This theorem tells us that if we can approximate the solution \((u,p)\) well in \(V_h\times Q_h\), then the finite element approximation error will also be small.

For scalar \(H^1\) elliptic problems like the Poisson equation that we studied earlier in the course, finding a suitable \(V_h\) is easy, as any continuous finite element space will do. In contrast, for Stokes equation it is not straightforward to find pairs of finite element spaces \(V_h\times Q_h\) that satisfy this discrete inf-sup condition. For example, the simplest idea of trying \(Q_h\) to be P1 (linear Lagrange elements on triangles) and \(V_h\) to be \((P1)^d\) (linear Lagrange elements for each Cartesian component of velocity from 1 up to the dimension \(d\)) does not work in general. We call this combination P1-P1.

Exercise 6.8

Consider a square domain divided into 4 smaller and equal squares, and then subdivide the squares into right-angled triangles so all the hypotenuses meet in the middle (like the UK flag). Show that there exists \(p\in Q_h\) such that \(b(v,p)=0\) for all \(v\in V_h\). (Don’t forget to include the boundary conditions for \(V_h\) and the mean zero condition for \(p\).) Conclude that the inf-sup condition does not hold.

We now discuss some examples of finite element pairs that do satisfy the inf-sup condition with \(\beta_h>0\) independent of \(h\).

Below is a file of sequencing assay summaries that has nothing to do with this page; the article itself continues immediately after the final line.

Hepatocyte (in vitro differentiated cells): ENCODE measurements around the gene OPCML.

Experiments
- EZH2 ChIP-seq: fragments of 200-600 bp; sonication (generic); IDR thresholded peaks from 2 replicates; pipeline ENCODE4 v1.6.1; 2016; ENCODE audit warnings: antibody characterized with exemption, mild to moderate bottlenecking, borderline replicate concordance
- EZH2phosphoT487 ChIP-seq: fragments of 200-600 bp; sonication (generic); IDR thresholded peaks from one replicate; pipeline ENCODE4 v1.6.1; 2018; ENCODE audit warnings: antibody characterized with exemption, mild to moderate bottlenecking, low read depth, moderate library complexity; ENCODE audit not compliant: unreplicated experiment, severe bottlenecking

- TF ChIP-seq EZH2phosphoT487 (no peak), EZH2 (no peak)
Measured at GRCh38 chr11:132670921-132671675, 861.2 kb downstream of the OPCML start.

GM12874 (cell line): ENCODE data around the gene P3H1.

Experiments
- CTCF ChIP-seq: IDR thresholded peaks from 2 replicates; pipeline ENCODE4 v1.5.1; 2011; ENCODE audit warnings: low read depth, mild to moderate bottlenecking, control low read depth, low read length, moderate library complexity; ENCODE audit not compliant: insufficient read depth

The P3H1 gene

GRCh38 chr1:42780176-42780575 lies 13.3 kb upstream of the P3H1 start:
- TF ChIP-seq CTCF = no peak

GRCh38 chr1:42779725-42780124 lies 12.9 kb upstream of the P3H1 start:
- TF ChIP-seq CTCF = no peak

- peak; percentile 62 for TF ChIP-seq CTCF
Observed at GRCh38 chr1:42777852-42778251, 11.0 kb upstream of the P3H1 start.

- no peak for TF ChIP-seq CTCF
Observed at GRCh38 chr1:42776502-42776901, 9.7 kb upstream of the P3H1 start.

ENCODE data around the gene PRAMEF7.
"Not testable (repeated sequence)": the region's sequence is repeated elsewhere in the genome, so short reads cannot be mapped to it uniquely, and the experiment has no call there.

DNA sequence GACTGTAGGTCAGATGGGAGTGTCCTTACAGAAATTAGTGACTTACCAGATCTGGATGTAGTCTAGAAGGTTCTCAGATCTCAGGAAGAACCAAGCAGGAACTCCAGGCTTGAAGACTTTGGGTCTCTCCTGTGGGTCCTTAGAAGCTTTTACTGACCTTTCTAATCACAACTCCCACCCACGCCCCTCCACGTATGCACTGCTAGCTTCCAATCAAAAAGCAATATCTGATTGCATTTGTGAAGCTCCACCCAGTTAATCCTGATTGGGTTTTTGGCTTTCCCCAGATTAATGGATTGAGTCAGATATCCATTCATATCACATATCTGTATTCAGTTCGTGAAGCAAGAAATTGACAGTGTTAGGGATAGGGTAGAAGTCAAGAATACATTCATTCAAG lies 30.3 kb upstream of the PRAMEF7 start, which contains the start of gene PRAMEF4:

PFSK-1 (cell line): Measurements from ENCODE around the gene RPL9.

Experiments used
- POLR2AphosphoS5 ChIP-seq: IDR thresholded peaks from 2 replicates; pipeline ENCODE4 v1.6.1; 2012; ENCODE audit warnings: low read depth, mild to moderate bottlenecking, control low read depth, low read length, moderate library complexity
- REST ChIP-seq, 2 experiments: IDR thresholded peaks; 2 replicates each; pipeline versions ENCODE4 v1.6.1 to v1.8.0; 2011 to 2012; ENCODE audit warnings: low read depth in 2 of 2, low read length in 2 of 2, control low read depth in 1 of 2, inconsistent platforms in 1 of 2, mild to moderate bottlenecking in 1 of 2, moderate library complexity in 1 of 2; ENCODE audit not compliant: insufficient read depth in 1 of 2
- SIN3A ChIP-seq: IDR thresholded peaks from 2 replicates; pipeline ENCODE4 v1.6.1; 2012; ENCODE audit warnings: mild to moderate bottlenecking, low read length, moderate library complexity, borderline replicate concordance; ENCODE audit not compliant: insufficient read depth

6.7. The MINI element

In general, the choice P1-P1 produces \(\beta_h\to 0\) as \(h\to 0\): the discretisation is not stable. This means that the image of the divergence applied to \(V_h\) does not converge to \(Q\) as \(h\to 0\). The way to fix this is to enrich the \((P1)^d\) space for velocity, so that the image is larger. For the MINI element, this is done by considering the following finite element, P1+B3.

Definition 6.9 (P1+B3)

The P1+B3 element \((K,P,\mathcal{N})\) is given by:

  1. \(K\) is a triangle.

  2. The shape functions are linear combinations of linear functions and cubic “bubble” functions that vanish on the boundary of \(K\).

  3. The nodal variables are point evaluations at the vertices plus point evaluation at the triangle centre.

We then take \(V_h\) as the \((P1+B3)^d\) continuous finite element space (i.e. each Cartesian component of the functions in \(V_h\) is from \(P1+B3\). We choose \(P1\) for \(Q_h\).

To prove that the MINI element satisfies the inf-sup condition, we use the following result.

Lemma 6.10 (Fortin’s trick)

If there exists a linear operator \(\Pi_h:V\to V_h\) such that

(6.50)\[ \begin{align}\begin{aligned}b(u-\Pi_hu,q) = 0, \quad \forall v\in V,\,q\in Q_h,\\\|\Pi_hu\|_V \leq C_{\Pi}\|u\|_V,\end{aligned}\end{align} \]

then the discrete inf-sup condition holds.

Proof

For any \(q_h\in Q_h\), we have